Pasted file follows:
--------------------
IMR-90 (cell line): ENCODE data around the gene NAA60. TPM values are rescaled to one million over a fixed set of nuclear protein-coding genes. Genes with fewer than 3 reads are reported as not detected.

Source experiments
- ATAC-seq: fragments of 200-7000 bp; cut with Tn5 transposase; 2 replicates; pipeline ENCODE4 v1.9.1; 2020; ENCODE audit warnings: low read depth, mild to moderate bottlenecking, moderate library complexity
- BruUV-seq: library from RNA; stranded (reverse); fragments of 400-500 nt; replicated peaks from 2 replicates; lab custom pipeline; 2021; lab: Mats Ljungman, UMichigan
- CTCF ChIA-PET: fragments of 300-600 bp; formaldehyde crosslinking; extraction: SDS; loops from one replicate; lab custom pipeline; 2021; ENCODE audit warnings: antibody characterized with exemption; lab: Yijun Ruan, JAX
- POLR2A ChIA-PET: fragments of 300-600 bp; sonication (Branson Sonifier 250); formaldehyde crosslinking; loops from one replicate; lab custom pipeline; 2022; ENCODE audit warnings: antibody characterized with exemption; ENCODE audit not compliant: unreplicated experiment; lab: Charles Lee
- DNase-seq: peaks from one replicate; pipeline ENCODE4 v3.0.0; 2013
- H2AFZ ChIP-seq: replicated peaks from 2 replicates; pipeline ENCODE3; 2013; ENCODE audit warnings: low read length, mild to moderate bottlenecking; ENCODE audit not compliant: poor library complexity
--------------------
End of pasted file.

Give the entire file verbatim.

IMR-90 (cell line): ENCODE data around the gene NAA60. TPM values are rescaled to one million over a fixed set of nuclear protein-coding genes. Genes with fewer than 3 reads are reported as not detected.

Source experiments
- ATAC-seq: fragments of 200-7000 bp; cut with Tn5 transposase; 2 replicates; pipeline ENCODE4 v1.9.1; 2020; ENCODE audit warnings: low read depth, mild to moderate bottlenecking, moderate library complexity
- BruUV-seq: library from RNA; stranded (reverse); fragments of 400-500 nt; replicated peaks from 2 replicates; lab custom pipeline; 2021; lab: Mats Ljungman, UMichigan
- CTCF ChIA-PET: fragments of 300-600 bp; formaldehyde crosslinking; extraction: SDS; loops from one replicate; lab custom pipeline; 2021; ENCODE audit warnings: antibody characterized with exemption; lab: Yijun Ruan, JAX
- POLR2A ChIA-PET: fragments of 300-600 bp; sonication (Branson Sonifier 250); formaldehyde crosslinking; loops from one replicate; lab custom pipeline; 2022; ENCODE audit warnings: antibody characterized with exemption; ENCODE audit not compliant: unreplicated experiment; lab: Charles Lee
- DNase-seq: peaks from one replicate; pipeline ENCODE4 v3.0.0; 2013
- H2AFZ ChIP-seq: replicated peaks from 2 replicates; pipeline ENCODE3; 2013; ENCODE audit warnings: low read length, mild to moderate bottlenecking; ENCODE audit not compliant: poor library complexity